And yet it feels so natural. The story of the Bionis and Mechonis is ancient story passed down from one generation to the next. The Bionis becomes the life-giving creature that battled the Homs (essentially humans) ancient arch enemy. Both Gods now stand slumbering, pinned together in a vast, unseen ocean. The proof of the legend is in the sky, therefore the giant haunting their horizon is not something to be feared as they stand on an equal power.

But I still find the paradoxical idea of the gameworld troubling me as I attempt to explore it further, it makes me ponder what lives outside of the Bionis’ and Mechonis’ vast horizon. The Bionis is a world without a map, judged not on the continents that are amassed on a sphere, but the steeper or lower points on a enormous creature paused in a moment of battle.

It’s troubling to see such peaceful (and beautiful) lands nestled in such a way, but I cannot help but admit that Xenoblade’s universe could well be one of the most compelling game worlds that I have ever had the pleasure (and occasional discomfort) of exploring.

Micro decisions in a delicately designed universe

As such Xenoblade has a carefully choreographed atmosphere. You’re tasked with not only exploring the massive god-like Bionis but also to really get to know and influence it’s inhabitants. There are numerous characters in every area that follow their own routines and have their own problems to attend to. As your understanding of one area of the world improves.

Think about the relationships that Link attempted to influence in Majora’s Mask and you’re halfway there – except on a much larger scale. Every single dot in this picture is a person I have actively sought out and slowly gotten to know, this chart also indicates how each of the character I have met relate to one another.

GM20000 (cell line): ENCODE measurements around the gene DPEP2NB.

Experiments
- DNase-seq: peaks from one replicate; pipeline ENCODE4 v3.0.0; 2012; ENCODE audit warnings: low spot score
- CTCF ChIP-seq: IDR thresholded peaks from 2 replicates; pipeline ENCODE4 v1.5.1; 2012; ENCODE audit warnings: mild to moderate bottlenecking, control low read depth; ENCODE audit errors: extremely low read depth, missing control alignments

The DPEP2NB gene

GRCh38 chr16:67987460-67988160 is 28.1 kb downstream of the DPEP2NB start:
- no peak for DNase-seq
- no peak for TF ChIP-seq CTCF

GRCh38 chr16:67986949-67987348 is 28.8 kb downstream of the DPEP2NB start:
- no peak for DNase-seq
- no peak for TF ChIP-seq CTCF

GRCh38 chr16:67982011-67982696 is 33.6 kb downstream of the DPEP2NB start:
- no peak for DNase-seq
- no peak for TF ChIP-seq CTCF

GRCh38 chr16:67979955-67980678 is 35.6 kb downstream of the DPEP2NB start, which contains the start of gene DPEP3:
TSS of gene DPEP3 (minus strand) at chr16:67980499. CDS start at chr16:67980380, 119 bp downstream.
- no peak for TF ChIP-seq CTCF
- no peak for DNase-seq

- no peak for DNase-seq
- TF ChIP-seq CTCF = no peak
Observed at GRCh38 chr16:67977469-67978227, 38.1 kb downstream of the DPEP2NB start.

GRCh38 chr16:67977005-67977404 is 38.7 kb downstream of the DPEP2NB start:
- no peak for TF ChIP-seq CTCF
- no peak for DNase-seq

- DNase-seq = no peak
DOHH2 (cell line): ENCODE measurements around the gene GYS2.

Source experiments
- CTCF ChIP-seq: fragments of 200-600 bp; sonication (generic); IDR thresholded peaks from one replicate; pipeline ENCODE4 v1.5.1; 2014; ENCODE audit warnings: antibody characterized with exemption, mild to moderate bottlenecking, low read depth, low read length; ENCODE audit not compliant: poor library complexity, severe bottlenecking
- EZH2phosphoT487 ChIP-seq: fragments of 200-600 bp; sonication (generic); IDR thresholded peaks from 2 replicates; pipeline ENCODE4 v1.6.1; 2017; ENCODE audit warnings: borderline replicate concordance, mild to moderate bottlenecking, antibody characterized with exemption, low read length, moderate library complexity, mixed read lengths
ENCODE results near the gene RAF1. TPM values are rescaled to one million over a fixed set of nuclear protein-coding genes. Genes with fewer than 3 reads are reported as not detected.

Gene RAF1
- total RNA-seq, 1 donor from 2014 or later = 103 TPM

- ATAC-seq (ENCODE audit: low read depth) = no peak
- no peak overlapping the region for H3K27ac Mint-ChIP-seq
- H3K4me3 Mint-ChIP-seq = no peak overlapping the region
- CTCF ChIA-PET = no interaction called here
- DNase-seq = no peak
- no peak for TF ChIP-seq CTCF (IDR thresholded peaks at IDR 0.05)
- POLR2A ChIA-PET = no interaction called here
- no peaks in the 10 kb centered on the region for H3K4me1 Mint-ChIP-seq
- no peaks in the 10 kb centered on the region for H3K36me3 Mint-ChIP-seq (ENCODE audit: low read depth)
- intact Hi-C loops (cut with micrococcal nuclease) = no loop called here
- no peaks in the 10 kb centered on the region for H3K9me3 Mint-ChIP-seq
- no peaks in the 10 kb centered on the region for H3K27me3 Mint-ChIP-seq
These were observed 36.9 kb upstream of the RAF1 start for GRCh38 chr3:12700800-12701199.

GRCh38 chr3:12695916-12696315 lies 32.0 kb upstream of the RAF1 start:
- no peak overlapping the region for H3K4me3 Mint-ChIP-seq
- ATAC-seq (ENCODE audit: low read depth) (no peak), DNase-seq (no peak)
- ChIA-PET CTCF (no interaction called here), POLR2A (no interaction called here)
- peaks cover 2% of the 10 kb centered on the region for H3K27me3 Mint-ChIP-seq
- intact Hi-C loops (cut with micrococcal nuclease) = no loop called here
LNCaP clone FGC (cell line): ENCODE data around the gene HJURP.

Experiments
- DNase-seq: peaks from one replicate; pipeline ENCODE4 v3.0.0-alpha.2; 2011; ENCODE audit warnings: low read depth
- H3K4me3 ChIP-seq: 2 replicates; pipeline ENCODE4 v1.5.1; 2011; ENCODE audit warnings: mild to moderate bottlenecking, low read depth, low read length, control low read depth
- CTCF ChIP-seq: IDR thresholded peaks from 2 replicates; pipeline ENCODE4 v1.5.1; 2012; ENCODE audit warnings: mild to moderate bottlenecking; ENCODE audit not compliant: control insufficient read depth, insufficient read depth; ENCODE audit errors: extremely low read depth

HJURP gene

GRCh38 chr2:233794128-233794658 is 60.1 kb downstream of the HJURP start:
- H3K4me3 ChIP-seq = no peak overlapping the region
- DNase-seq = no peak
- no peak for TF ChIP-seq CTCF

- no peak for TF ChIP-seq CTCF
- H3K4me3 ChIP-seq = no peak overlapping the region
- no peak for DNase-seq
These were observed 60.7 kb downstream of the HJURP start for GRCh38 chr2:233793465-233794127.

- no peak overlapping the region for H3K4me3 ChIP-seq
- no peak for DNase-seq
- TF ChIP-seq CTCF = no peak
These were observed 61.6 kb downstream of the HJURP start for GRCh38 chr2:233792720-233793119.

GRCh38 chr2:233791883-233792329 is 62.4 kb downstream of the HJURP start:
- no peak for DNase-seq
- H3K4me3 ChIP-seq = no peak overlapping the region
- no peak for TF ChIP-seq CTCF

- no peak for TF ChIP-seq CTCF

Some of the relationships made in the game in the affinity chart.

Every named NPC in the game has a particular routine to their day, appearing at a certain point (and in a certain place) during the day night cycle. As you progress you connect more individuals together. As you play more, you find yourself genuinely starting to understand and appreciate the inner workings of the communities in each area. This makes the motivation to be complete rewards less about crossing something off a list and more about putting the player in the mindset of the Bionis’ citizens.

All characters are grateful for their world – evidently proud and respectful out of reverence for the sacrifice two Gods have made. The giants in the sky do not scare, but comfort them.

And in my view Xenoblade presents one of the rare applications of in-game divinity that I can understand. The Gods of this game are tangible, impressive, protective and powerful all at once. Not just from being huge, or mighty, but for literally sustaining life quietly and silently until you take a moment to stop, and look up again at their massive, frozen forms.